By Megan Slack
When it comes to new garden ideas, we could do far worse than follow the example of one of the most famous landscapes in the United States. The New York Botanical Garden has kissed The Bronx's urban neighborhood since the late nineteenth century – but its majestic composition remains eternally contemporary, thanks to collaborations from artists, including esteemed Japanese artist Yayoi Kusama.
Here, we've listed the top five garden landscaping ideas from across its verdant 250-acres, so you can inject elements of its ambiance across your own garden – and turn your exteriors into a museum of beautiful botany.
1. Break up with your open concept garden
Open-plan gardens had enjoyed several seasons at the peak of the garden design industry, but their time may be coming to an end. Naturally, The New York Botanical Garden dispensed with that long ago.
We're not suggesting you venture away from an open-plan landscape forever, but we're following the Garden's lead and creating separate zones with garden furniture, including pergolas. These zones introduce privacy and make room for spaces that are a multifunctional extension of your home – and if the New York Botanical Garden approves of their aesthetic, then we will surely approve too.
2. Accentuate your seasonal blooms
Perhaps the most delightful elements of our gardens are those that change throughout the seasons. From the blushing cherry blossoms of spring and the fiery leaves of autumn to the dynamic colors of our flower beds, we would struggle to forget that our exteriors are brimming with live species that bless our gardens with ever-changing hues.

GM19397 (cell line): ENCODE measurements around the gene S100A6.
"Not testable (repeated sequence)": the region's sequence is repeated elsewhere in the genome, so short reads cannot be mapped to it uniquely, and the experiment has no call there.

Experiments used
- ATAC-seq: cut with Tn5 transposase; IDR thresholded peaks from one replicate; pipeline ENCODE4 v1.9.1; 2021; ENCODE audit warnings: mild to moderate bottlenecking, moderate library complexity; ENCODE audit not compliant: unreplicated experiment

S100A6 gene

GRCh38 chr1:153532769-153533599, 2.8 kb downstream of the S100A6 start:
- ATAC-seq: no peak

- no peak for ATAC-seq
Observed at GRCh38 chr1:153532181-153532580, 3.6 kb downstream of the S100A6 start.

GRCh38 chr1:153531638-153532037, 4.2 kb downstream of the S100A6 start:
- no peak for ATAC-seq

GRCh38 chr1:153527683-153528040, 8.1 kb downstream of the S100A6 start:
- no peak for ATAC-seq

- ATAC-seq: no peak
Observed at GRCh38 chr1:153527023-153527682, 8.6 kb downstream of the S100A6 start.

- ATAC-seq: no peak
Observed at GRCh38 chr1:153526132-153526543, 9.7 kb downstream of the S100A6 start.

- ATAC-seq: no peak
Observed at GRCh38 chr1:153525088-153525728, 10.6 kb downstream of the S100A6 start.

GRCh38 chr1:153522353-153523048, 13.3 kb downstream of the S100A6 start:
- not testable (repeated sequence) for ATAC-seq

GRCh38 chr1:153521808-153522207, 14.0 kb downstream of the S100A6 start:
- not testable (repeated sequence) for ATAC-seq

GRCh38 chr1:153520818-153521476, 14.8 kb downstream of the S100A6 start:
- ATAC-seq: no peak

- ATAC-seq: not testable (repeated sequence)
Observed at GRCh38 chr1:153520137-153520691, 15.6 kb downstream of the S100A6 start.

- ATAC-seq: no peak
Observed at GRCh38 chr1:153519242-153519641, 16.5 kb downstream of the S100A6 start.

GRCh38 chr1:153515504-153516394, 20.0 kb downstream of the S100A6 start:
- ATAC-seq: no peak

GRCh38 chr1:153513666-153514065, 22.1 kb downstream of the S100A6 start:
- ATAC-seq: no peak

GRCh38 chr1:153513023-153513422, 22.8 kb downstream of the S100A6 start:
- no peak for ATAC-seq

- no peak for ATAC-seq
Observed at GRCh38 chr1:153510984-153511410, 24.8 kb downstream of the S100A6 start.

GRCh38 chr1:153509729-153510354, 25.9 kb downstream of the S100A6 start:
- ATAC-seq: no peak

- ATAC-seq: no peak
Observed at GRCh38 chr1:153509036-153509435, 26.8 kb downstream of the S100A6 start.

Just as the New York Botanical Garden built one of its most acclaimed buildings – the Enid A. Haupt Conservatory – in the shadow of their overflowing blossom tree, we too should construct our gardens around its seasonal assets. Placing them at the forefront of our garden will act as a subtle reminder of our garden's power and change our landscape all year round.
3. Curate a greenhouse – with a tropical twist
While we're not giving up growing veg, we are looking for new greenhouse ideas, and we're equally inspired to create an escapist utopia in our exteriors by dedicating a section to the most architectural plants of them all: cacti.
The aptly named Deserts of the Americas Gallery in the Conservatory is a grand celebration of this exotic plant – and though we might not be able to match its vast collection, we can design a sanctuary that reminds us of sunnier climates throughout the calendar.
4. Invest in a statement water feature
When searching for garden pond ideas, there is none quite so dramatic as the water features at New York's Botanical Garden. The haven epitomizes everything we need to remember when bringing water into our exterior space – most prominently because it uses its impressive garden dimensions and style to influence its size, shape, and location.
The Tropical Pool in the Conservatory Courtyard is only one of the garden's exquisitely placed features that showcases a fun-filled theme that makes the space feel more lighthearted but no less magnificent. We're bringing its tropical-inspired charisma into our backyards at the earliest opportunity.